|An innovative drugs scheme supported by Self Help Africa in Ethiopia has enabled health centres in the country to remain stocked with vital medical supplies.|
Revolving drug schemes have allowed health centres and clinics to maintain stocks of medicine, and has ensured access for patients to drug treatments when they are required.
Responding to needs which were expressed during meetings with local community representatives, Self Help established a series of revolving drug dispensaries at health clinics within it’s Ethiopian project areas.
The scheme was first initiated at Meki Health Centre in the Sodo District, after it had emerged that state allocations of drugs were inadequate, and that the €8,000 quarterly spend on medicines was often being used up in a matter of weeks.
‘Although there is a fully staffed clinic in the town, it often ran out of its stock of prescription drugs. As a result the people were going and paying exorbitant prices for drugs from local profiteers – without knowing whether the medicines they were buying were appropriate for their conditions’, explains Self Help’s Hailu Gebre-Mariam.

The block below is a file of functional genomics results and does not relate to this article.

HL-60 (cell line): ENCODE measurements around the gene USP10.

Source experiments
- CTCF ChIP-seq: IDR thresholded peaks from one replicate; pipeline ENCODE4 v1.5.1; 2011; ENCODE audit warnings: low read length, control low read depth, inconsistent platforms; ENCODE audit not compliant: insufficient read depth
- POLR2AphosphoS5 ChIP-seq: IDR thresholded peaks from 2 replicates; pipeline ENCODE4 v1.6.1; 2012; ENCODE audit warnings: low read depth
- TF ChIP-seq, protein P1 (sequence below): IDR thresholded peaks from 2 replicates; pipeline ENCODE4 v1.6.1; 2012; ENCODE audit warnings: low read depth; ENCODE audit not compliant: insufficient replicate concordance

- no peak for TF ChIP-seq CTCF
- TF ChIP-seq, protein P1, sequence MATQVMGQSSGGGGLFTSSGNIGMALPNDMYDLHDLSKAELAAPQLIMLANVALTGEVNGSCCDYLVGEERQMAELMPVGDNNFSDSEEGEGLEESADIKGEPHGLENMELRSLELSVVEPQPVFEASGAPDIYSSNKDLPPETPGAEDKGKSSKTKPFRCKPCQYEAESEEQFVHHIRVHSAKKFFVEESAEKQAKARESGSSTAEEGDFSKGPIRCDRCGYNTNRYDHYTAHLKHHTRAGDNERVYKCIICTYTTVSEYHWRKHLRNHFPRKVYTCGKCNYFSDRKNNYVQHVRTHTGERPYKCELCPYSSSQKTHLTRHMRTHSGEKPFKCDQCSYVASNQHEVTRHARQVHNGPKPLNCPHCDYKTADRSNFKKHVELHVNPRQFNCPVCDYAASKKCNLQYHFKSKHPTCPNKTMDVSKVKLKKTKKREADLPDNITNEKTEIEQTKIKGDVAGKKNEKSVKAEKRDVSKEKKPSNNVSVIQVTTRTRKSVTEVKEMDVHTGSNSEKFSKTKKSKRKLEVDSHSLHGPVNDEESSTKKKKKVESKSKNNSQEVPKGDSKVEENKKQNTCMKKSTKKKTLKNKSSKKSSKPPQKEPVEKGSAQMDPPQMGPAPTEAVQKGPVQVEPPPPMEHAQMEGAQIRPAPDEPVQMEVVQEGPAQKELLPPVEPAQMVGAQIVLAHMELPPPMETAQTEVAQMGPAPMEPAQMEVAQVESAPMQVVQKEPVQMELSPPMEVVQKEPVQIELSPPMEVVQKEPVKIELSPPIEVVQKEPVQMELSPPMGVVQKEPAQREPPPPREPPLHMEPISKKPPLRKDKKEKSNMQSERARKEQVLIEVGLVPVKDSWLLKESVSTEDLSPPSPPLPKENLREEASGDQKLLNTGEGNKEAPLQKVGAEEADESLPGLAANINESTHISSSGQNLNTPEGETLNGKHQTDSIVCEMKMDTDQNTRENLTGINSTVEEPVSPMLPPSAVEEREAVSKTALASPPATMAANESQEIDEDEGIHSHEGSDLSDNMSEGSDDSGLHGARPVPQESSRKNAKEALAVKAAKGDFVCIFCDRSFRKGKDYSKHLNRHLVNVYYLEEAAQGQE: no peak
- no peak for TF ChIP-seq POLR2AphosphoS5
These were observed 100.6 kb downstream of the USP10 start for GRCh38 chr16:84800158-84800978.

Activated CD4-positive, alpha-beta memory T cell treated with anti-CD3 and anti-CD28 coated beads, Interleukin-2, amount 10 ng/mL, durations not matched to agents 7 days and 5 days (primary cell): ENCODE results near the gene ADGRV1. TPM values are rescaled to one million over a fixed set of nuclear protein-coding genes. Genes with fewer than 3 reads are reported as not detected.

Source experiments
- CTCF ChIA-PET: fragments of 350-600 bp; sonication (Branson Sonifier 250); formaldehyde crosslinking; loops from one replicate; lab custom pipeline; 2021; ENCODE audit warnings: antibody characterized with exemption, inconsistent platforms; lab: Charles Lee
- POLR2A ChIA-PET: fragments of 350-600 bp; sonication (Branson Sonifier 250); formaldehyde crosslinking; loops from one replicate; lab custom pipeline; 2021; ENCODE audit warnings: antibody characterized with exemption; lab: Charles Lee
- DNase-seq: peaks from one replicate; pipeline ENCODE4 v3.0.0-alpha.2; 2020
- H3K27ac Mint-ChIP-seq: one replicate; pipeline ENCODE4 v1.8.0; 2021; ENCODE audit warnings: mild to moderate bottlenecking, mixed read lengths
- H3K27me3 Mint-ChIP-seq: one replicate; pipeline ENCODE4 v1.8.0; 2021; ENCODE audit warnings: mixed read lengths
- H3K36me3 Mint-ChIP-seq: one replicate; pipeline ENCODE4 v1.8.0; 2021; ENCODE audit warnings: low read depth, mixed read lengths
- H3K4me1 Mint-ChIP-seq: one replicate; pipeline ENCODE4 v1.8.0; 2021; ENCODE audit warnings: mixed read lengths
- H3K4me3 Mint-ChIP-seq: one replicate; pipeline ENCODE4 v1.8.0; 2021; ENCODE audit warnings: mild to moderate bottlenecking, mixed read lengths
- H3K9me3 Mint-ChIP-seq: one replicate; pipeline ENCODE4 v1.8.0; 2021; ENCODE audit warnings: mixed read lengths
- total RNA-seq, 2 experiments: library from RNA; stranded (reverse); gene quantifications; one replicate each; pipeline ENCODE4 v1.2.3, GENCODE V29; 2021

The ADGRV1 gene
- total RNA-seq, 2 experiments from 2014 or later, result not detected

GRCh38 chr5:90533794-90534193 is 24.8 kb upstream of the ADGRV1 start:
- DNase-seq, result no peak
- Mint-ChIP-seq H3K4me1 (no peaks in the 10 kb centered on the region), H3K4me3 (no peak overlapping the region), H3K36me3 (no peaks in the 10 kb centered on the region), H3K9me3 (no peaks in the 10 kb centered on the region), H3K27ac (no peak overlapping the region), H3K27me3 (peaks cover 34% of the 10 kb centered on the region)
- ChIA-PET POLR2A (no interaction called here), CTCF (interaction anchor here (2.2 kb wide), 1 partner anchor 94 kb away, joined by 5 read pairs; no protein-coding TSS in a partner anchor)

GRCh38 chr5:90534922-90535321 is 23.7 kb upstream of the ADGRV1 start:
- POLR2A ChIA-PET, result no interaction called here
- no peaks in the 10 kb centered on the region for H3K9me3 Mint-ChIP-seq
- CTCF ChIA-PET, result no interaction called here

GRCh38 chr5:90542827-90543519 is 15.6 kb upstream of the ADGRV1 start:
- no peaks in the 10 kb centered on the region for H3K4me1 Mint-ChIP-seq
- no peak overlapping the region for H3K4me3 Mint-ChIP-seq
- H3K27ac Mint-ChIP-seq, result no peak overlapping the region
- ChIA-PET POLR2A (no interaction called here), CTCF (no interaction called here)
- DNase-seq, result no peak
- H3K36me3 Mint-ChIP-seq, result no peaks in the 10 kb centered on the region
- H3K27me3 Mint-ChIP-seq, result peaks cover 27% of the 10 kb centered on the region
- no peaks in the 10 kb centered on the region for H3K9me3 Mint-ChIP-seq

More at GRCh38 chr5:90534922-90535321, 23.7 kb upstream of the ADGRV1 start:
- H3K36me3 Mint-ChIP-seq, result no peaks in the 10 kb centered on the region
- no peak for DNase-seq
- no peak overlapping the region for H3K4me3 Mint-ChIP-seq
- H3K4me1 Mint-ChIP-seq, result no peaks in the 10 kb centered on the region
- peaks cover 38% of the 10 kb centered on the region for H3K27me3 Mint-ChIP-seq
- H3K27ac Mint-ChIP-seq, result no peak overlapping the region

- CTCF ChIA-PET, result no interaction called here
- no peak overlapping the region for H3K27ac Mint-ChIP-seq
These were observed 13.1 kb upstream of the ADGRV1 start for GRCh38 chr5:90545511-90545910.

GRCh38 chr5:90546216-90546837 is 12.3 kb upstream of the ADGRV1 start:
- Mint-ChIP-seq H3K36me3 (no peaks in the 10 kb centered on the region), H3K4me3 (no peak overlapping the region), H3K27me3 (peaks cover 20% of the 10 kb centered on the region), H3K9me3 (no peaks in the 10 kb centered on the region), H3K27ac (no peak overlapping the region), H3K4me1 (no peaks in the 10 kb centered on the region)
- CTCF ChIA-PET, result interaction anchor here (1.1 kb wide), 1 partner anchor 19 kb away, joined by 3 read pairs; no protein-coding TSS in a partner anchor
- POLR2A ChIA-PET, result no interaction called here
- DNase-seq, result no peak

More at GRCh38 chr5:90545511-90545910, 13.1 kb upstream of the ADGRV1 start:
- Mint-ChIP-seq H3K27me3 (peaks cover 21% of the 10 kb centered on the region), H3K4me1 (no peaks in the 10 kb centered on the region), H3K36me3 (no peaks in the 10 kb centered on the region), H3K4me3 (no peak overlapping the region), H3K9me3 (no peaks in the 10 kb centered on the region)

Self Help established it’s pilot revolving drugs scheme in Meki by purchasing €10,000 worth of drugs for sale to the public at fractionally above the purchase price.
‘The scheme has been a huge success since it’s inception, with all of the funds generated from the sale of drugs going directly into staffing and administring the scheme, and into the purchase of replacement drugs’, explains Health Centre director Taye Gebaba. ‘Not only has it kept the Meki Health Centre in stocks of medicines, but it has also ensured that drugs are being dispensed by people with the appropriate qualifications’.
Similar ‘revolving drug scheme’ initiatives have been established by Self Help at clinics and health centres across it’s project areas in Ethiopia, and the concept is currently being looked at by the government, who have signalled their interest in adopting the idea on a wider national level.